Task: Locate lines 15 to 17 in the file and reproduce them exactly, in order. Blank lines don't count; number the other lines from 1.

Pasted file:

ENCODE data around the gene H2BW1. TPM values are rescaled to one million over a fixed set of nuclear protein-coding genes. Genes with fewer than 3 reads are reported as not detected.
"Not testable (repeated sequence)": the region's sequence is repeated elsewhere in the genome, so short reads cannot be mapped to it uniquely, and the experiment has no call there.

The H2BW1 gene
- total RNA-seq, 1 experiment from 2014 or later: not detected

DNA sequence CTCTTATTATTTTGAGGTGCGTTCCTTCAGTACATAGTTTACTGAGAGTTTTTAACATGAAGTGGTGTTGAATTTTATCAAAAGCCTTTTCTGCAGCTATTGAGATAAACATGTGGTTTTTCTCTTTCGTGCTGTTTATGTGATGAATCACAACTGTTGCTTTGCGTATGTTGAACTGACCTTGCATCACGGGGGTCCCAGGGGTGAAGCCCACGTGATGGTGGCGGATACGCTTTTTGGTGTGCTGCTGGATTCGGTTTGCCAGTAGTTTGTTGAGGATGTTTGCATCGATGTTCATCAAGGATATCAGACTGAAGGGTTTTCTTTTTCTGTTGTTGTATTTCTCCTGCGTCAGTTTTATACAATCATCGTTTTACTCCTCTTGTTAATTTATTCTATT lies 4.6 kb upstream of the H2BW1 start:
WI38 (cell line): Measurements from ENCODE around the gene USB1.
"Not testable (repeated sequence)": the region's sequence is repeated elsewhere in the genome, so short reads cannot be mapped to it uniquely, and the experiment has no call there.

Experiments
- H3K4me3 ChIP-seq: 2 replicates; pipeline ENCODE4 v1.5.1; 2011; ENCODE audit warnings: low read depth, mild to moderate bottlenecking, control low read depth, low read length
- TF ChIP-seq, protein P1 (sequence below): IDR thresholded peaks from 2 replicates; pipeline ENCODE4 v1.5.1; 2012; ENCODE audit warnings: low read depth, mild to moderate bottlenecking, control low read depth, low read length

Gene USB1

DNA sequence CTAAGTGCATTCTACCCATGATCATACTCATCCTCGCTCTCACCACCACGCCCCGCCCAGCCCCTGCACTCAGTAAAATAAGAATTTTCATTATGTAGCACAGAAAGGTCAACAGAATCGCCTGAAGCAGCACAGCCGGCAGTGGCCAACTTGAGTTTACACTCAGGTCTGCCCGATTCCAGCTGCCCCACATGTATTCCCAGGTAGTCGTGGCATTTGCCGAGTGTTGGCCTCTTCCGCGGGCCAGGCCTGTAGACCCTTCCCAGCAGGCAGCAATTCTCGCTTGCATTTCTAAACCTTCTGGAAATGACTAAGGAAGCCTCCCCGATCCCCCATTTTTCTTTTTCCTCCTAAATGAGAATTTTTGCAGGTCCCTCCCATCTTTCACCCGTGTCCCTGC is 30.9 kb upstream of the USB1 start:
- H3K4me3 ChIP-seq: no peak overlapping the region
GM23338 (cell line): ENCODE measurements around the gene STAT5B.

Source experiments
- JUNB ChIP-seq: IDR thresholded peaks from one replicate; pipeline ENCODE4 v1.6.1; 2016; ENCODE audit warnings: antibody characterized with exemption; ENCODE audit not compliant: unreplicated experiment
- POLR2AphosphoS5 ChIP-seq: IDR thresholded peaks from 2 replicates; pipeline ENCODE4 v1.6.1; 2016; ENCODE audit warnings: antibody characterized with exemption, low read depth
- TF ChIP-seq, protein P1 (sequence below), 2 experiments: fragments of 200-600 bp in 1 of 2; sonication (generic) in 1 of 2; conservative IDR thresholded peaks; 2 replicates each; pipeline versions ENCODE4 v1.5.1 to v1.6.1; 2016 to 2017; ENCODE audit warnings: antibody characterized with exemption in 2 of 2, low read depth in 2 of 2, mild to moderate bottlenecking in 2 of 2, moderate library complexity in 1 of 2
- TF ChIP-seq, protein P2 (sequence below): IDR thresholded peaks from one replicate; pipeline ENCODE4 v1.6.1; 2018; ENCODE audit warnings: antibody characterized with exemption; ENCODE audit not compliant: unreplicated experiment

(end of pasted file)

Source experiments
- JUNB ChIP-seq: IDR thresholded peaks from one replicate; pipeline ENCODE4 v1.6.1; 2016; ENCODE audit warnings: antibody characterized with exemption; ENCODE audit not compliant: unreplicated experiment
- POLR2AphosphoS5 ChIP-seq: IDR thresholded peaks from 2 replicates; pipeline ENCODE4 v1.6.1; 2016; ENCODE audit warnings: antibody characterized with exemption, low read depth